Discipline with the authoritative parent is more supportive than punitive, as the parent wants the child to be assertive, socially responsible, self-regulating, and cooperative (Baumrind, 1991). The last of the three parenting styles is permissive. The permissive parent consults with the child about decisions, gives reasons for rules, and makes few demands of the child. The permissive parent is more of a resource for the child to use, and is not active in shaping or altering the child. The permissive parent will try to manipulate the child to arrive at desired results but will not show power over the child (Baumrind, 1991).
Of the three parenting stages authoritative parenting has the best balance. Authoritative parents want for the child, helps shape the child into an upstanding citizen while nurturing and firm in rules. This parenting style values the expressiveness of the child, and still setting standards for the child. The authoritative parent will also be objective, uses reason, power, and shapes and reinforces achievements and objective for the child, but does this with consensus of the child and the child’s desires (Baumrind, 1991). Besides parenting education and cognitive development are important for a child.
Early childhood education can began in the 1800s with private classes in a person’s home. Serious studies of cognition and early education began with Piaget’s work in defining stages of development. Jean Piaget and Lev Vygotsky are both famous for theories on cognition, and early learning of young children. Piaget whom began his career as a biologist teaching in a boy’s school found an interest in child development after helping design a test on intelligence. His theory was that a child could not perform tasks until he or she was psychologically mature enough (Berger, 2008).
His second stage or preoperational stage works in the classroom with the child using language to define objects. Vygotsky theory on early childhood learning is more of a social one. Vygotsky theory is a basis of young children’s thinking being self-centered and at time magical. His theory was a second aspect of cognition; young children can be sensitive to other people’s emotions and wishes. Every aspect of child development is in social context, children are curious and observant. Vygotsky called this apprentice in thinking, as older children and adults are the teachers of society.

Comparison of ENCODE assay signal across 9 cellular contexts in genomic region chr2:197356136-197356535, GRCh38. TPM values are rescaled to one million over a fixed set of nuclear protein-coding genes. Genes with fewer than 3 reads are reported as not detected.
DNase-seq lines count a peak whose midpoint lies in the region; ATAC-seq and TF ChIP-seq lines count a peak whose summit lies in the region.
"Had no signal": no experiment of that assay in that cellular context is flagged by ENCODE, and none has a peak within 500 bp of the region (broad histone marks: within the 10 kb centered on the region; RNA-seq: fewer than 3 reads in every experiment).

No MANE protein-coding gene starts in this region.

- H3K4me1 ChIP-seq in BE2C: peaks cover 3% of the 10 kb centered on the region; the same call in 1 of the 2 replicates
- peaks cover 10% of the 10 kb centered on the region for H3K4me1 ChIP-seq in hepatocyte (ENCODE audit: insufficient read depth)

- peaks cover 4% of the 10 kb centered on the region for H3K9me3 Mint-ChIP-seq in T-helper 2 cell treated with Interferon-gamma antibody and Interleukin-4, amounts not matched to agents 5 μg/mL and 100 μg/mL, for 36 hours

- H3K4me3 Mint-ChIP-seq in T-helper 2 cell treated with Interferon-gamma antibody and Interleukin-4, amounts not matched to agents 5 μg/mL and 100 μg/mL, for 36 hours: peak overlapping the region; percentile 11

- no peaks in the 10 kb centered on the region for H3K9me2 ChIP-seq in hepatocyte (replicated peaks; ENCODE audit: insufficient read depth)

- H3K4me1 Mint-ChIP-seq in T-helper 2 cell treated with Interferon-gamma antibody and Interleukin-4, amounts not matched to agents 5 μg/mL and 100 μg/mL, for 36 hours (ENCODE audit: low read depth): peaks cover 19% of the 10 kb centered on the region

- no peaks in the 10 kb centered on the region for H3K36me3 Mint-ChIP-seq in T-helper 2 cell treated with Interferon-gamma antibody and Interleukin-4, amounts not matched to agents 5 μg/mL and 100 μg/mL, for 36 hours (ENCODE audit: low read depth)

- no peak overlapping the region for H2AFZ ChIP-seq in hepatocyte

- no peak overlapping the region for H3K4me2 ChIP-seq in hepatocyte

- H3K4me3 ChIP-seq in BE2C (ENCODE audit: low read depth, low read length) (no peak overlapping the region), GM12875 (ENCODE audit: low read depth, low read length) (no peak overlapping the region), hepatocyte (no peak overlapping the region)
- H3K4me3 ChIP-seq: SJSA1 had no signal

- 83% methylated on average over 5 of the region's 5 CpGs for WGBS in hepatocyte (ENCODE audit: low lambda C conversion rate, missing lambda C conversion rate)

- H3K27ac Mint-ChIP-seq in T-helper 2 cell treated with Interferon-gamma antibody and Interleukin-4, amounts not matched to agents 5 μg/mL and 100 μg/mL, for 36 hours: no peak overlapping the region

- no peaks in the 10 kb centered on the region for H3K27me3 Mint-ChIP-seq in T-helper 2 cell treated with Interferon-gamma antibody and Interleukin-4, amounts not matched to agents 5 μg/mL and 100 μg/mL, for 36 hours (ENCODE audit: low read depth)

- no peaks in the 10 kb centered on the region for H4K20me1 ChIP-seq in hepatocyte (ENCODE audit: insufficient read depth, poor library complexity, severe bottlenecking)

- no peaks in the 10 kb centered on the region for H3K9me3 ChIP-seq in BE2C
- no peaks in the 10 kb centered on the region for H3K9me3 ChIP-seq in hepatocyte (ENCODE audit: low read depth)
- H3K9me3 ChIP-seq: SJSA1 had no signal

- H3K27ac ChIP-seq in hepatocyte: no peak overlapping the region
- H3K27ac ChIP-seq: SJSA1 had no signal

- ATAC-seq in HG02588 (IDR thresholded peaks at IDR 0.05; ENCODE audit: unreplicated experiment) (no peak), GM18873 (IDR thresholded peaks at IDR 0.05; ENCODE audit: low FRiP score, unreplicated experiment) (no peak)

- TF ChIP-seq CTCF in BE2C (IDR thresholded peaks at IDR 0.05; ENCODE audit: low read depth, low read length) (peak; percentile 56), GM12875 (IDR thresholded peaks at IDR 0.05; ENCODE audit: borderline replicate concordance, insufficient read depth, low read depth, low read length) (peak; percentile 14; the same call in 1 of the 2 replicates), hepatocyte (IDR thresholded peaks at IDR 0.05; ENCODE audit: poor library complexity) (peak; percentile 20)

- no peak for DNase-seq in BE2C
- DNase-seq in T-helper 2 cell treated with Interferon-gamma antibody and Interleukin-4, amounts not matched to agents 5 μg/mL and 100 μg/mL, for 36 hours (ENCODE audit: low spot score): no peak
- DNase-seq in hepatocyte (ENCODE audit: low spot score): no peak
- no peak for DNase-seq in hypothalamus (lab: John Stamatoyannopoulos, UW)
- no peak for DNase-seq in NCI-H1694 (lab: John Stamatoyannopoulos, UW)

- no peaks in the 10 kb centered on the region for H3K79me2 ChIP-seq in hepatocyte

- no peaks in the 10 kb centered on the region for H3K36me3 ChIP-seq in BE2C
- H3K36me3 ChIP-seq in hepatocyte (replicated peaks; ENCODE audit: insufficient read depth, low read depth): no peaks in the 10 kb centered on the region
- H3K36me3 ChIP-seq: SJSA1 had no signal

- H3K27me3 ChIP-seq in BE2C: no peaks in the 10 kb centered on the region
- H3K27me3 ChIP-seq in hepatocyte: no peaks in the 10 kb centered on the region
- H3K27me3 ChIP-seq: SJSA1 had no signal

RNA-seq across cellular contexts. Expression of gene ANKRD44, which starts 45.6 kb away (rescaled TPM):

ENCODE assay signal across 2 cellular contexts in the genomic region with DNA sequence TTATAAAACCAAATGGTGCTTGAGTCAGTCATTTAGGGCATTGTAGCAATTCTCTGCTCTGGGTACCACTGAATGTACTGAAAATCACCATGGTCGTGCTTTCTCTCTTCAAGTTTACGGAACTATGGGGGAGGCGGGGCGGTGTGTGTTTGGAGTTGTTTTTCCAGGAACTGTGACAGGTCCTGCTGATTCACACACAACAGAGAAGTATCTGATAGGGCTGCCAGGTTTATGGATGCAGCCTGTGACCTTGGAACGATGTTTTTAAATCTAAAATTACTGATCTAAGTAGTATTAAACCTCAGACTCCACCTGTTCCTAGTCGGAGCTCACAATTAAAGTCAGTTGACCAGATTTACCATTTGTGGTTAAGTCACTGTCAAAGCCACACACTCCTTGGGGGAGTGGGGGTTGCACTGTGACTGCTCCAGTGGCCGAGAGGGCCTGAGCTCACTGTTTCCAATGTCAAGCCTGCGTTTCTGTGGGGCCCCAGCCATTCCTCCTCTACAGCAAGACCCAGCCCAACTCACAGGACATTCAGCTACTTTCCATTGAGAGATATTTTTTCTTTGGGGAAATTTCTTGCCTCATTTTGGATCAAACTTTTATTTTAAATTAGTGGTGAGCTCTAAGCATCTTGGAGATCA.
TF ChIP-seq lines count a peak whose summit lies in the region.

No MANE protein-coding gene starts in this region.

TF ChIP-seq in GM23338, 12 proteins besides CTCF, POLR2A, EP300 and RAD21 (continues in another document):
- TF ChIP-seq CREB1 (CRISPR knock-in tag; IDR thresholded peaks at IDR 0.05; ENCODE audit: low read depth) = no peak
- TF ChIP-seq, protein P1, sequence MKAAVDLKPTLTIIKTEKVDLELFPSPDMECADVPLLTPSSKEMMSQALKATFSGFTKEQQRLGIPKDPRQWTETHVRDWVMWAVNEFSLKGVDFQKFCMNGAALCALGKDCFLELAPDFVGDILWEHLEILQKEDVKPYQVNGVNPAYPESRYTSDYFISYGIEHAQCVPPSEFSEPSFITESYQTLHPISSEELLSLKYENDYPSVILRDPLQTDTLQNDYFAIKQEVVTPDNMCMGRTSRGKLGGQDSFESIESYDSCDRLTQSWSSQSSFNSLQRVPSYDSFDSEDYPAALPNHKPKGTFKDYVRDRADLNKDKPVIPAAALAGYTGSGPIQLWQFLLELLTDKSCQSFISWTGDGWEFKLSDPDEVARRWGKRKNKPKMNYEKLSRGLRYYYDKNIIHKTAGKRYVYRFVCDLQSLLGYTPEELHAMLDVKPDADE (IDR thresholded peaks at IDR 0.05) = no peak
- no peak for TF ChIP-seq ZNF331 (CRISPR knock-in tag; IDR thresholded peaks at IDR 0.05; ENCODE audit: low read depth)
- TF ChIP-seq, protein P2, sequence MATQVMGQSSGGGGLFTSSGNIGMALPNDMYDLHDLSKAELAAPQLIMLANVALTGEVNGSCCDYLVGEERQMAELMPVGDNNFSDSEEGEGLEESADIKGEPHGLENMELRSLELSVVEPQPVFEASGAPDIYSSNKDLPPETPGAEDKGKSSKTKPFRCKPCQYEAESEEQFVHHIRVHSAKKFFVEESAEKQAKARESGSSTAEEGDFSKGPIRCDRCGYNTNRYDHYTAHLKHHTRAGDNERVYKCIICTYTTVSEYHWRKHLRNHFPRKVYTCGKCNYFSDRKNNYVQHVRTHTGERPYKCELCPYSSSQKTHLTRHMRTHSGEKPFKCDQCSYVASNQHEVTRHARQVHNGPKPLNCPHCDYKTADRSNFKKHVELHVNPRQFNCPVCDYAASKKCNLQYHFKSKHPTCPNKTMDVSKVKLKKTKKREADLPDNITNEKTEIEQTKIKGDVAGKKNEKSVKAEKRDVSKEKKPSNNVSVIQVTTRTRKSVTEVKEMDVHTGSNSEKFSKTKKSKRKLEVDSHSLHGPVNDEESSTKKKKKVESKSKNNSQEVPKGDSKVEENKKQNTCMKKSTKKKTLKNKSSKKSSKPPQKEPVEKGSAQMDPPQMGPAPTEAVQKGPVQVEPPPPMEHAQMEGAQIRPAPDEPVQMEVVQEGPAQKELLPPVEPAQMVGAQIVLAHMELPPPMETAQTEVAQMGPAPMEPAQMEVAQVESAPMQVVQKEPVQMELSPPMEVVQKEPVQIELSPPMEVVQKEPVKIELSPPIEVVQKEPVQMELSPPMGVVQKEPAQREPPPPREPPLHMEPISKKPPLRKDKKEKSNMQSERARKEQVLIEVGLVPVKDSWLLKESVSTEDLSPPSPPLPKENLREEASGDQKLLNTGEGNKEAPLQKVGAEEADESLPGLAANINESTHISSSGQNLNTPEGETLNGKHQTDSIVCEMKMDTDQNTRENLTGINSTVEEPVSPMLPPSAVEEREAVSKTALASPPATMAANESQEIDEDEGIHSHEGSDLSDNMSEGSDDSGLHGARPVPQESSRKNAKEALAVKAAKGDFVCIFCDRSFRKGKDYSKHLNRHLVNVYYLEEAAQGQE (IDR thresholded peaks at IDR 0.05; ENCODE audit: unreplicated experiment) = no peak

Younger children are guided participates as they learn to think from their mentors. Vygotsky belief was that children could do anything with the assistance of others in their social network (Berger, 2008). In conclusion as the brain grows, the interaction from the parent helps the brain develop, along with parent keeping a healthy regimen. Parent and caregiver interacting with the child helps the child learn language. The three parenting styles: authoritarian, authoritative, and permissive help shape with rules and responsibilities.
The well balanced parenting style is authoritative; allowing the child to understand why he or she is receives punishment, shapes and reinforces the child, and takes the child’s feeling into consideration. Early childhood education began in the 1800s. Piaget and Vygotsky both believed that education was important. Piaget thought that a child learned he or she was psychologically mature enough. Vygotsky belief was that children learn from others and could do anything with the help from their mentors. Cognition is needed to help a child learn, develop, and grow.